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  • Introduction
  • Michael Uebel (bio) and D. Vance Smith (bio)

It has been almost two decades since the last issue of New Literary History devoted to medieval studies. Someone born that year could vote this year in most of the world’s democracies. The likelihood of living in such a democracy, too, has greatly increased, as has the likelihood of dying subjected to creeping forms of global capitalism. The Cold War has ended, and with it some of the world’s greatest experiments in social engineering. Where Marxism is not being etiolated into a practical form of capitalism it is more likely to engage itself with forms of social capital than with “real” capital. And with the spread of the most traumatic pandemic since the Middle Ages have come new flows of exchange, identity, pleasure, and desire.

But medieval studies still has not been reestablished in the educational canon. Hans Robert Jauss’s hope expressed on the first page of that issue that a “reestablishment of interest” in medieval studies would outlast the “technocratic regression of the pessimistic seventies” 1 has probably not been answered, as medievalists teaching at most major universities today would attest. Nor has the problem raised by Brian Stock in his piece found its resolution, as he suggested it would not. We are faced with a two-fold problem, he says: “how, on the one hand, to sustain interest in a period whose discontinuity with the present cannot be easily overcome and, at the same time, to avoid the distortions which, while making the Middle Ages more accessible, prevent any genuine understanding of its inner artistic or spiritual life.” 2 It is a problem we all, as teachers of the Middle Ages, continually confront, competing with the dazzling allure and immediate relevance of the subjects that some of our colleagues teach. It is a problem compounded by the scrupulous reluctance of some of us to make our work more alluring and relevant in a fin-de-siècle, popular culture sort of way and by the conviction that in the very otherness of the Middle Ages lies its appeal. Without the conviction that otherness is a problem, and a problem that in its particular manifestation of temporal alterity did not exist in the Middle Ages, we run the danger of replicating the conditions of our own culture, with its demands for nostalgia, simplicity, and political clarity.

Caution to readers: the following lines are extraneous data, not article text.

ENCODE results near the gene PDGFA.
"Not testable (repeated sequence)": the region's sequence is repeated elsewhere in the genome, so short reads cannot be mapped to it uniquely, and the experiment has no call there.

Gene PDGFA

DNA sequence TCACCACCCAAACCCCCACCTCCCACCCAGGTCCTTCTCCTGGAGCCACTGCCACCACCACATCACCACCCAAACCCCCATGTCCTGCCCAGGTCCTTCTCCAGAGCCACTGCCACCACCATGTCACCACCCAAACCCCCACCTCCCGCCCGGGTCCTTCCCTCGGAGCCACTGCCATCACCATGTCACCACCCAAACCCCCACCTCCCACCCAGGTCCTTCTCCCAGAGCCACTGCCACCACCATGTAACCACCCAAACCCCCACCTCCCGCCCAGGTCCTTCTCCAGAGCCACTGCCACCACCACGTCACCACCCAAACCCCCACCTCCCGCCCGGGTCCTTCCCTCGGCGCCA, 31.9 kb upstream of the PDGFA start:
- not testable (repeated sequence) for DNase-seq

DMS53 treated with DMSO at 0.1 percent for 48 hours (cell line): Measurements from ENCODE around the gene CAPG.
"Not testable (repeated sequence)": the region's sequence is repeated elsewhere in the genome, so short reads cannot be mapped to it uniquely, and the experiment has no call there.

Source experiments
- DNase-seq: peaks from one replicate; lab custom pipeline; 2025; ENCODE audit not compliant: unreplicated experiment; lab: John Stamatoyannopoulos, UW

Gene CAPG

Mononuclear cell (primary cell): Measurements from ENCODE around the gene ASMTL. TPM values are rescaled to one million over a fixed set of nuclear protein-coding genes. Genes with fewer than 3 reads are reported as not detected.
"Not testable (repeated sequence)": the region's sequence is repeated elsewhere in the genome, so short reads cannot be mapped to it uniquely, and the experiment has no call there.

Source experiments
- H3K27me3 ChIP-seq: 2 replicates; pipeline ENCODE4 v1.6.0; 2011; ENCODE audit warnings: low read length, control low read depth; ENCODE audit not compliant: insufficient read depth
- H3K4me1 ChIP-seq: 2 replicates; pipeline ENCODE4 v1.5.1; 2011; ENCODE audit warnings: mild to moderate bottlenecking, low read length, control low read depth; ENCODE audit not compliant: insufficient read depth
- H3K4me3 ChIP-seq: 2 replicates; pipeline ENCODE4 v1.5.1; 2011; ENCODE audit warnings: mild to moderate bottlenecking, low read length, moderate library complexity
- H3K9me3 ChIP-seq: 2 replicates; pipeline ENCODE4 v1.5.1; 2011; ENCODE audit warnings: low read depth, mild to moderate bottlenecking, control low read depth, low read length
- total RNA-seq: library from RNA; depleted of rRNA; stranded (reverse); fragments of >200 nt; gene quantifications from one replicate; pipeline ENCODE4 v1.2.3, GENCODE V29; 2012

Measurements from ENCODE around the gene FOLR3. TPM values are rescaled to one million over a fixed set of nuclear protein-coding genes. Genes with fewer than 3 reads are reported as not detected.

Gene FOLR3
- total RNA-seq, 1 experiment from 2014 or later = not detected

We may be closer, but not much closer, to listening to Stock’s eloquent [End Page 157] warning that we “must learn to live with [our] own interpretive structures and, in a less embarrassed manner than in the past, to use them to advantage” (399). Those who survived the 1995 Interscripta discussion on cultural studies and the notion of the everyday in the Middle Ages will know that embarrassment has, if anything, been replaced by irritation and incivility (protracted, sad to relate, by one of the present writers). Lying behind the intense affections that surface is a confusion over what, precisely, are the interpretive structures of the medievalist eighteen years on. In 1979, it is fairly clear that hermeneutics and/or semiotics were dominant discourses, following in the wake of early Derrida, of Ricoeur’s discourse analysis, and Jakobsen’s cognitive analysis of verbal performance. It is not as clear, now, what constitutes the prevailing “interpretive structure,” or even whether it is still relevant to talk about interpretation, much less structures. Discourses that dominate are certainly gender studies and queer theory, although the extent of their dominion is still unclear. Yet they represent some of the most coherent and focused theoretical approaches to the Middle Ages. At the same time, however, these approaches are metonymically interested in medieval cultures, and run the risk either of excluding crucial aspects of the Middle Ages or of allowing themselves to become so attenuated in other discursive registers that the force of their particularity is lost.

While these essays do not represent a “new” approach to the Middle Ages, they do represent new approaches. Some may take up theoretical topics and theorists that are new to the Middle Ages, such as Jeffrey Cohen’s Deleuzian-inflected piece on masochism in Chrétien’s Lancelot, or...

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pp. 157-159
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